For technical reasons, Israel cannot delay the switch to daylight saving time, Interior Minister Aryeh Deri conceded Monday, a day after he floated the measure in a bid to discourage pedestrian traffic in the streets in the evening, and promote social distancing, as part of the fight against the coronavirus.
As a result, clocks will spring forward later this week, on the night between March 26 and March 27, as planned.
Authorities on Sunday said they would seek to delay the switch until May 1.
But Deri said that following consultations, he learned it was too late to synchronize the change with programming on computers and cellphones.
Such a change of policy requires “technological preparations of several months,” a statement from his office said. It also said that since Israel’s internet was under strain by the millions kept indoors due to the outbreak, “any mistakes could disable entire systems.”
In addition, the statement said, “there is the danger of harming the operational capabilities of the IDF, and the medical technologies in hospitals.”
Prime Minister Benjamin Netanyahu and Attorney General Avichai Mandelblit both had given their approval to the measure.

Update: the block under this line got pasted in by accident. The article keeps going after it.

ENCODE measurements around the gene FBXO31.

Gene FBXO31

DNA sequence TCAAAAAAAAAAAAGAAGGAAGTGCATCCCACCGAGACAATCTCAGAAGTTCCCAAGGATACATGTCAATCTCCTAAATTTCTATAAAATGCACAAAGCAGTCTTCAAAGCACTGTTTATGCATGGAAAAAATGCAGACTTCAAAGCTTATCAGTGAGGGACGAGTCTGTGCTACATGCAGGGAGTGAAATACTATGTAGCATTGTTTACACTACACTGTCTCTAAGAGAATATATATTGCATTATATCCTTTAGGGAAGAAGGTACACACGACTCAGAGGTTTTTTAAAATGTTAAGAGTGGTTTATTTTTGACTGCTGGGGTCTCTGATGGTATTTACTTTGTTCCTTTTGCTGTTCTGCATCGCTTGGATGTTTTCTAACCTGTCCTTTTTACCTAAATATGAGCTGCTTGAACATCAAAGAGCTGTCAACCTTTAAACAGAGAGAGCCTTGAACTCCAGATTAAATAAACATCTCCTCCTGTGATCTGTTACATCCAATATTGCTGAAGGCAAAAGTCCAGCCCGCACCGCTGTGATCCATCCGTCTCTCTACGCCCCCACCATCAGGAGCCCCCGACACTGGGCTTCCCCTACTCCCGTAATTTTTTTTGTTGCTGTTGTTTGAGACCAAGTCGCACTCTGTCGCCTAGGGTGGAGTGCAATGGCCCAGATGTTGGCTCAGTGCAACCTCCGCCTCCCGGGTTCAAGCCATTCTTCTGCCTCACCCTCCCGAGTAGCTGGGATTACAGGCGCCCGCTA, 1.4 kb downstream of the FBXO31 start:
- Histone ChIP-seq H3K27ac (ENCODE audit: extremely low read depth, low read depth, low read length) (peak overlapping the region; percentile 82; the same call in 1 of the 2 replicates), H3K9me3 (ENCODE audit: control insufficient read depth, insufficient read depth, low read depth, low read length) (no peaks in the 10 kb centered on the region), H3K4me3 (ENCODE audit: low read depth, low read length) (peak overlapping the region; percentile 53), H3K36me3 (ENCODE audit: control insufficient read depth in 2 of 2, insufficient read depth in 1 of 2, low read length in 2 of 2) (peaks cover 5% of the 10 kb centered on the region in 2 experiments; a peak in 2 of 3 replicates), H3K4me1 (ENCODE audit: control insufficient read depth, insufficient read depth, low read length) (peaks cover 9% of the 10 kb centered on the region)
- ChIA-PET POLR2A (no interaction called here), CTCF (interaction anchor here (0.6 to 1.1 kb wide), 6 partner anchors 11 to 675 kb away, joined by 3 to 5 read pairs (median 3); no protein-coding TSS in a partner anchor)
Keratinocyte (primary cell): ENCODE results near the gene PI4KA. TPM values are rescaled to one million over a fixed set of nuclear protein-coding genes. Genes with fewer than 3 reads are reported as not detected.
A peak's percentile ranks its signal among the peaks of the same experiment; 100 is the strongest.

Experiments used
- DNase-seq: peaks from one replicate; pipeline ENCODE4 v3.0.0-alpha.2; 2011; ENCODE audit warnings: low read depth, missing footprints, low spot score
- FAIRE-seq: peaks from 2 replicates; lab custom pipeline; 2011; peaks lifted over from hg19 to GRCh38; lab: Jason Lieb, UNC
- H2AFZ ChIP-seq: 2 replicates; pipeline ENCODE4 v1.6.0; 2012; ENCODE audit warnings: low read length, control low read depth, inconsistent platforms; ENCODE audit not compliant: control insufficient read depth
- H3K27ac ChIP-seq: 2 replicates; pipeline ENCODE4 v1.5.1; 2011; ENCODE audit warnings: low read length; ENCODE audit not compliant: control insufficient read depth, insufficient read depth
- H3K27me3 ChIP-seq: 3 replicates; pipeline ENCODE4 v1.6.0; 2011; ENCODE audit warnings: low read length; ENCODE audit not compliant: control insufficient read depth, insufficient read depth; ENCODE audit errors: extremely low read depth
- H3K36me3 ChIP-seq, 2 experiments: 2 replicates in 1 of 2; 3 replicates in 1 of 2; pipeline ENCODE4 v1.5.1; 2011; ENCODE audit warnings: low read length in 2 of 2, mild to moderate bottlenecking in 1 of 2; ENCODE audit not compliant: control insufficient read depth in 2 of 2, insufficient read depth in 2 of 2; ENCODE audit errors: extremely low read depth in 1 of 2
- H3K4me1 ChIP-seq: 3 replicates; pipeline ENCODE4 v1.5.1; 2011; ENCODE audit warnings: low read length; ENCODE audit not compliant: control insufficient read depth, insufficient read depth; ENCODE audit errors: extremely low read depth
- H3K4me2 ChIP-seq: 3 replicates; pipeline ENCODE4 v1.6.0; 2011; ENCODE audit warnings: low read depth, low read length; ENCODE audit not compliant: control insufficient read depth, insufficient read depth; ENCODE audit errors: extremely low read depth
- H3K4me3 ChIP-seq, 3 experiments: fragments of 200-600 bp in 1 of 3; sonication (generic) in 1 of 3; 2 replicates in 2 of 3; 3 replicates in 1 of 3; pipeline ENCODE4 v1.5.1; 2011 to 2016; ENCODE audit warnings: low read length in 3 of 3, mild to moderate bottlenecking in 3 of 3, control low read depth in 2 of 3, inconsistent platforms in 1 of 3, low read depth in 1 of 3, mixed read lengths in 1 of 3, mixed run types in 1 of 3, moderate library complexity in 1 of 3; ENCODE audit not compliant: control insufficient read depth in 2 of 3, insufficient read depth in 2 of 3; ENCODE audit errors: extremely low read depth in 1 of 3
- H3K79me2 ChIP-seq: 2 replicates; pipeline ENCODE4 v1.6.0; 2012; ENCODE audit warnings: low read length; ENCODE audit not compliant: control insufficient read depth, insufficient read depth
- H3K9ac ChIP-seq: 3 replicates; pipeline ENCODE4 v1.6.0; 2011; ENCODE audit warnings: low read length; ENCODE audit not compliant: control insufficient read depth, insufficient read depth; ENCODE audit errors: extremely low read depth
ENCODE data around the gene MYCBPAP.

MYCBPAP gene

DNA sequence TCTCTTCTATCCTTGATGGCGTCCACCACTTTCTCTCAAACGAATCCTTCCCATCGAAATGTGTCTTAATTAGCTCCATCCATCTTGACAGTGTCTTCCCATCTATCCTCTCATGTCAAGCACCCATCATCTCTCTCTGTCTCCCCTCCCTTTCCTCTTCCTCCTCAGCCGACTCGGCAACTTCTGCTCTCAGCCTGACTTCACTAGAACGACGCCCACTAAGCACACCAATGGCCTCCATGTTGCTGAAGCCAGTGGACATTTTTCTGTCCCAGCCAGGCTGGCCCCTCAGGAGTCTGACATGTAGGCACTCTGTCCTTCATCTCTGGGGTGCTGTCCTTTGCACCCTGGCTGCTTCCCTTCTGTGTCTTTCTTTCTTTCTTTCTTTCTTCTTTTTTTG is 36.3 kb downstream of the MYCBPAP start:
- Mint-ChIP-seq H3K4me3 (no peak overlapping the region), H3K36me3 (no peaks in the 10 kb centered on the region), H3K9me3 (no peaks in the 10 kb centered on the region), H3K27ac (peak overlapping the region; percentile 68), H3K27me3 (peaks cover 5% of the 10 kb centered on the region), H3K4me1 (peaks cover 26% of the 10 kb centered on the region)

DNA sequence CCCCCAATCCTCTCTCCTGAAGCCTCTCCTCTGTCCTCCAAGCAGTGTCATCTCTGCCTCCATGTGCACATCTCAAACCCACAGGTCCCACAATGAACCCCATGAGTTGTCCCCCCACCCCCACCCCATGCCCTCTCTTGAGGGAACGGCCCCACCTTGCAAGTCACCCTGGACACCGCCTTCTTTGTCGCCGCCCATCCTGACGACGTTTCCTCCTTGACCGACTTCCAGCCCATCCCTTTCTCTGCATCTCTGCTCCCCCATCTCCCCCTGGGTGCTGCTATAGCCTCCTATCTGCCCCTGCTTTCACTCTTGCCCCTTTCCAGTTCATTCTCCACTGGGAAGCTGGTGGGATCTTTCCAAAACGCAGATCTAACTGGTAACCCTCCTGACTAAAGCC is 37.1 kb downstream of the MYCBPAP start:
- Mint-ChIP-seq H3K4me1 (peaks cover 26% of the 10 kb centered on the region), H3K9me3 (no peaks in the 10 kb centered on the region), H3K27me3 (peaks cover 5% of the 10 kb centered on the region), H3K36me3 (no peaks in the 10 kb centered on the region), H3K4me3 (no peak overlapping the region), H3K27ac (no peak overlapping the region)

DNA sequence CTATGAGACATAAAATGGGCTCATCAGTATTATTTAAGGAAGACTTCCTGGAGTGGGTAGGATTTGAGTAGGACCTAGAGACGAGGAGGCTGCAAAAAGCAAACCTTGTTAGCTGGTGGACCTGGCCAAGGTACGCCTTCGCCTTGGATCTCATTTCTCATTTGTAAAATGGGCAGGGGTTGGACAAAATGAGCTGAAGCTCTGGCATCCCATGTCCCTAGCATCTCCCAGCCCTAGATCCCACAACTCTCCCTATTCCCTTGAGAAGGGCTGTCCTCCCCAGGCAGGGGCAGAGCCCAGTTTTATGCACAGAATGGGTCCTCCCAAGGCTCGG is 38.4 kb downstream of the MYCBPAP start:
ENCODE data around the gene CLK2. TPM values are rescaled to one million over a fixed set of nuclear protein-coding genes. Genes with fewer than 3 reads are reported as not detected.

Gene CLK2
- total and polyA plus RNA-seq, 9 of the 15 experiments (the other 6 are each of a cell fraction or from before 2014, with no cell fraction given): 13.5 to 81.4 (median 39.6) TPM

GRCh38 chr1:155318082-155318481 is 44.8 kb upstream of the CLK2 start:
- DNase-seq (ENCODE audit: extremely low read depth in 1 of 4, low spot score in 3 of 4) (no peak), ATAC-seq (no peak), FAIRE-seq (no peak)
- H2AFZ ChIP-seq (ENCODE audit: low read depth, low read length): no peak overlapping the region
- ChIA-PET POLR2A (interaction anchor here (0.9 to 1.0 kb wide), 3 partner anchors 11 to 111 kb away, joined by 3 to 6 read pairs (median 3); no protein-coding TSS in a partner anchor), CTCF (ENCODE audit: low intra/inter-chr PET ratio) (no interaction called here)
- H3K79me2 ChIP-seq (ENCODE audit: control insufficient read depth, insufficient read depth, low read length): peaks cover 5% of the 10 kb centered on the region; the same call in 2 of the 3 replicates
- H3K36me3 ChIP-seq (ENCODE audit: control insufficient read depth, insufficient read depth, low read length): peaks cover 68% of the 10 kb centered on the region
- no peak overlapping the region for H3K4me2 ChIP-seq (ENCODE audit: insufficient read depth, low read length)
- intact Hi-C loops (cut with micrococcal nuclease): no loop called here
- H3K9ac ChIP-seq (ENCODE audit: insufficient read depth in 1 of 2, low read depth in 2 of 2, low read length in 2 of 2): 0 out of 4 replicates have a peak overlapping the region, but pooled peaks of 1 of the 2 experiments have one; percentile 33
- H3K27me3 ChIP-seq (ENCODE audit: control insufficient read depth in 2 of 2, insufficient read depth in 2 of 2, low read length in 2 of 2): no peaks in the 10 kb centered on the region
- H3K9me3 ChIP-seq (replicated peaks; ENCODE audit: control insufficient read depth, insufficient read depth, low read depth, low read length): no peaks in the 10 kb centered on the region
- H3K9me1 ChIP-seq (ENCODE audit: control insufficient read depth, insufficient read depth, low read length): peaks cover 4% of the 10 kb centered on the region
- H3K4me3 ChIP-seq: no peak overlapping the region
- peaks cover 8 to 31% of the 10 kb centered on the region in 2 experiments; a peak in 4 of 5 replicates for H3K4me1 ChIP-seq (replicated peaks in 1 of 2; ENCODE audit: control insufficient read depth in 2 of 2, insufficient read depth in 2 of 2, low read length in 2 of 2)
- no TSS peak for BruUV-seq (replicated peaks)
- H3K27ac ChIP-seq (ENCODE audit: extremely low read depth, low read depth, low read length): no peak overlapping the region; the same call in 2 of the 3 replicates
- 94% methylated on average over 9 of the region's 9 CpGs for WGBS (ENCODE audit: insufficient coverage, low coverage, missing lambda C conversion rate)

Following the reversal, at 2 a.m. Friday, the clocks will spring forward an hour, to 3 a.m. The clocks will revert back on October 25, 2020.
The government reversal on daylight savings time came as officials were expected to tighten the lockdown on the country. Israel has seen one fatality from the outbreak, and 1,238 confirmed cases, 24 of them serious.
According to the existing rules, Israelis must remain at home, with exceptions made for buying essential food and medical supplies or seeking medical treatment. Other exceptions include attending demonstrations, aiding an elderly or ill person, blood donations, attending court hearings, seeking aid from welfare services, going to the Knesset, and attending religious services, including weddings and funerals or visiting a ritual bath (mikveh).
Israelis were permitted to exercise outdoors, with no more than two people together, and to venture out for short walks near their homes. The ban also limited the number of people who could drive in a car to two, unless they were members of the same household (this does not apply to “essential” errands, carpools of essential workers to and from work, and delivery services).